He felt stupid. He never knew how to talk to her. He’d been watching her, pining for her, for more than a year. She always made him feel special, even when the store was crowded. He couldn’t figure out what to say, how to say it, and he felt like a schoolboy with his first crush. He hoped he didn’t resort to pulling her hair.

She giggled. “Yeah, I guess we all keep needing things.” She leaned over the counter on her elbows and he panicked. He thought he might see down the collar of the T-shirt she wore, but the neck stayed closed. He didn’t realize he’d looked away until he glanced at her again.

“So, I … I … was just out an’ around, an’ thought maybe I’d stop and pick up a few … things.” He cleared his throat and ripped the hat from his head. He’d forgotten his manners and gritted his teeth in self-loathing.

“Oh, well it’s always nice to see you. I guess you know where everything is.” She winked at him and started to turn away.

“Y-yeah, yeah, but … um ….”

She perked a brow and turned back. “Need some help?” She smiled again and he froze, a rabbit in a coyote’s gaze.

He dropped his eyes and his stomach fluttered. “I-I … I wanted to … I think I wanted to ask you … Ellie ….” He swallowed but the lump wedged in his throat.

She leaned on the counter, her face curious and open. “Yes?”

He squeezed his fists to marshal his courage before he remembered his hat in his hands. He relaxed and stared at the crumpled brim and tried to find words, testosterone, and his voice. He smoothed the softened felt.

“Jake? Are you all right? You look like you’ve seen a ghost.”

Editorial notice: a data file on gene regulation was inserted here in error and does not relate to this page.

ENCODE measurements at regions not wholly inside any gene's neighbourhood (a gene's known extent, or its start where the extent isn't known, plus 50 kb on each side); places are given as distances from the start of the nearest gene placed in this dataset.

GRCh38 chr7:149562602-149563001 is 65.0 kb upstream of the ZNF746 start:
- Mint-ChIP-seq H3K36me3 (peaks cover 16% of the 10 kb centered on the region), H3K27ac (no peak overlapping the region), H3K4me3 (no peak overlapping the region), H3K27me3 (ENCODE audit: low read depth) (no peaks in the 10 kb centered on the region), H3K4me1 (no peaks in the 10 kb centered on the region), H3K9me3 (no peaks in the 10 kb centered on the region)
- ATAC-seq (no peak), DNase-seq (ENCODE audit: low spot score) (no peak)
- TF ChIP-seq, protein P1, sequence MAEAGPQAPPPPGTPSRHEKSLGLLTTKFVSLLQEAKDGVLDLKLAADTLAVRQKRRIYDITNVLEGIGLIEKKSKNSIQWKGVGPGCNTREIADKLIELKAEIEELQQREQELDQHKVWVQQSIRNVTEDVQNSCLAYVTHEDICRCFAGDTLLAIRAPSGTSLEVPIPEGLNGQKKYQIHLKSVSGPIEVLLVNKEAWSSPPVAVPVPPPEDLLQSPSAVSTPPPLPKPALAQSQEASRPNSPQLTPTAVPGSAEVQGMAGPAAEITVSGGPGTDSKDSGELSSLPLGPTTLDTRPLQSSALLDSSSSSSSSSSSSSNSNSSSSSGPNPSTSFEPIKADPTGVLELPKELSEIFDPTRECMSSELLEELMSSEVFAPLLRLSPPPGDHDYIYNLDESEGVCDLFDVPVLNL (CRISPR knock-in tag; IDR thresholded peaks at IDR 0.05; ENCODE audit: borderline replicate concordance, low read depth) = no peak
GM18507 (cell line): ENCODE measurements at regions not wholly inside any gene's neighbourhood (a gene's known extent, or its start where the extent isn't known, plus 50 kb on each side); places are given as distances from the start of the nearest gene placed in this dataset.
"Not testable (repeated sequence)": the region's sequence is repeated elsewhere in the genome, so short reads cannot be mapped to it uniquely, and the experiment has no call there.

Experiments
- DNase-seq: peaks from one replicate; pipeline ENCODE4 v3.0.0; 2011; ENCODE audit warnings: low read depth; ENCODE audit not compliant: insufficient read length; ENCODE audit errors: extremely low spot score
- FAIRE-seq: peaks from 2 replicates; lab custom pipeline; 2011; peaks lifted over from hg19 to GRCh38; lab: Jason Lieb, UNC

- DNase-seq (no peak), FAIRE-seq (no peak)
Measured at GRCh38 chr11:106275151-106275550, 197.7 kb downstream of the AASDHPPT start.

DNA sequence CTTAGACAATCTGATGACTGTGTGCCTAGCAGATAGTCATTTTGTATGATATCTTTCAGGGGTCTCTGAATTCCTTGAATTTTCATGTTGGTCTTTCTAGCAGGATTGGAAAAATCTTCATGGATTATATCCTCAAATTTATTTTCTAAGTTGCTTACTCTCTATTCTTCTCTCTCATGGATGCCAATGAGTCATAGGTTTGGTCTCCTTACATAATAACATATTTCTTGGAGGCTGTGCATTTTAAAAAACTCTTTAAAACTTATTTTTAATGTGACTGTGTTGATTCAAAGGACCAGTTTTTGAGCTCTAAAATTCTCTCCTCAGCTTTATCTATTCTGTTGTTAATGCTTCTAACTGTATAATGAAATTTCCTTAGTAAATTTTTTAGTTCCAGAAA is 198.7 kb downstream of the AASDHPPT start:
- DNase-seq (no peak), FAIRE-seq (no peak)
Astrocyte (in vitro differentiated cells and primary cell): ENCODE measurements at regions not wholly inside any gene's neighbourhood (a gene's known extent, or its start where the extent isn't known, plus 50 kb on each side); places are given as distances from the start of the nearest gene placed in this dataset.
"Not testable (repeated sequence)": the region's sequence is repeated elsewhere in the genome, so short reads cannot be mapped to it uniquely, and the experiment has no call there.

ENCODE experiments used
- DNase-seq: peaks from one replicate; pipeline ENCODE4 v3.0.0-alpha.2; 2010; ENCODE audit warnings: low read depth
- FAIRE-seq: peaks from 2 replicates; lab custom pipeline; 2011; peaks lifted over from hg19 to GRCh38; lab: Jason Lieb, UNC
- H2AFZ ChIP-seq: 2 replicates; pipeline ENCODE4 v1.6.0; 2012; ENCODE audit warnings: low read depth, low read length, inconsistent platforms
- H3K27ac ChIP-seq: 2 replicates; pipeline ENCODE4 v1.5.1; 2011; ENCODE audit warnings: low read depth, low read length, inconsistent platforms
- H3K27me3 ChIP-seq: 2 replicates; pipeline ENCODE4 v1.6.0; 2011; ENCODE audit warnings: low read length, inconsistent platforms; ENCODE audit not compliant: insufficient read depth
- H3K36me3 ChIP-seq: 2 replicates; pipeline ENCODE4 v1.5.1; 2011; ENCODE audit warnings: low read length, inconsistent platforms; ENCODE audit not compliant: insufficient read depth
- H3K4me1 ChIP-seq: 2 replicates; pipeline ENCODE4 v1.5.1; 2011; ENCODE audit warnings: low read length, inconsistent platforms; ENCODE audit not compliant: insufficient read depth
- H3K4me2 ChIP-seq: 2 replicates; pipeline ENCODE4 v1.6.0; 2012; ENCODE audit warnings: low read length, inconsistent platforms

“Oh, yeah! Yeah, I’m … I’m good! Really!” He spoke too loud and too quick and it sounded forced to him. He inwardly cursed his clumsiness and drew a long breath. “Ellie, look … I’m shitty – sorry, I mean I’m bad – bad at this. I know you got things to do and all, but I wanted to ask you somethin’ and I ….”

She tipped her head and offered a small grin. “It’s okay, go ahead. I’m listening.”

“But … I don’t want you thinkin’ I come in here today just for stuff … I ain’t … I mean, I’m dumb an’ all, but not so I can’t remember supplies more’n a day ahead, y’know?”

She smiled and nodded. “I know that.”

He stared at his shoes. “I sorta … sorta come in to talk to you today.”

“Oh?” She kept her voice even. He couldn’t think straight enough to figure out what that meant.

“So, I was thinkin’ … maybe, if you ain’t opposed ….” Again the lump choked him. He clenched his jaw and eyes shut, then popped them open before he looked her in the eye. “I wondered if you’d–”

The bell jangled and he jumped. His hands stung with adrenaline from the start and he bit his tongue. Bill Wahler and five or six ranchers from up Wildwood way tromped into the store, slapping their arms and rubbing their hands together.

“Woo! Cold out there!” Bill called, and tipped his hat back. “Hey, Jake! How you been, cowboy?” Wahler patted Jake on the back. “Ain’t see ya in a while.”

Jake forced a smile. “Hey Bill, good to see you, sir. Ray, Davey, how you boys doin’?”

The ranchers huddled around him while Bill stepped to the counter. He pulled off his hat and swept his silver hair back. “Miss Ellie, how’s the sweetest thing in the county this fine day?”

Jake heard her laughter tinkle as she spoke with the flirty old man. He chatted another ten minutes or so with the ranchers, walked silently out of the store, climbed into his truck, and made the long, cold ride home.

 

 

All original content © 2009 J. Dane Tyler
ALL rights reserved.

#FridayFlash: Western-Fantasy Vignette 2

He stood under the salmon sky while the wind slapped denim, skin, hair. She faced away toward the road, skirt flapping over broken dust-colored boots. Her coat ruffled in the thin air. Her locks tattered as she held them captive beneath the hat she pressed onto her head with one hand. In the other she clutched their daughter’s hand.